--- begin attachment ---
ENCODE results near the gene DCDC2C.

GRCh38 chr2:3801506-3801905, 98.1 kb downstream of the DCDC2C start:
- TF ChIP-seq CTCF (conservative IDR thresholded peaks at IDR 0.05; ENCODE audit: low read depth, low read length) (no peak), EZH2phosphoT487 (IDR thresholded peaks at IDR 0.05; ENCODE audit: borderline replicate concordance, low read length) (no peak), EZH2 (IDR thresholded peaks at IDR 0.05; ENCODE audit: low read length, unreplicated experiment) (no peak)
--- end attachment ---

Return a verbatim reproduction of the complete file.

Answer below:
ENCODE results near the gene DCDC2C.

GRCh38 chr2:3801506-3801905, 98.1 kb downstream of the DCDC2C start:
- TF ChIP-seq CTCF (conservative IDR thresholded peaks at IDR 0.05; ENCODE audit: low read depth, low read length) (no peak), EZH2phosphoT487 (IDR thresholded peaks at IDR 0.05; ENCODE audit: borderline replicate concordance, low read length) (no peak), EZH2 (IDR thresholded peaks at IDR 0.05; ENCODE audit: low read length, unreplicated experiment) (no peak)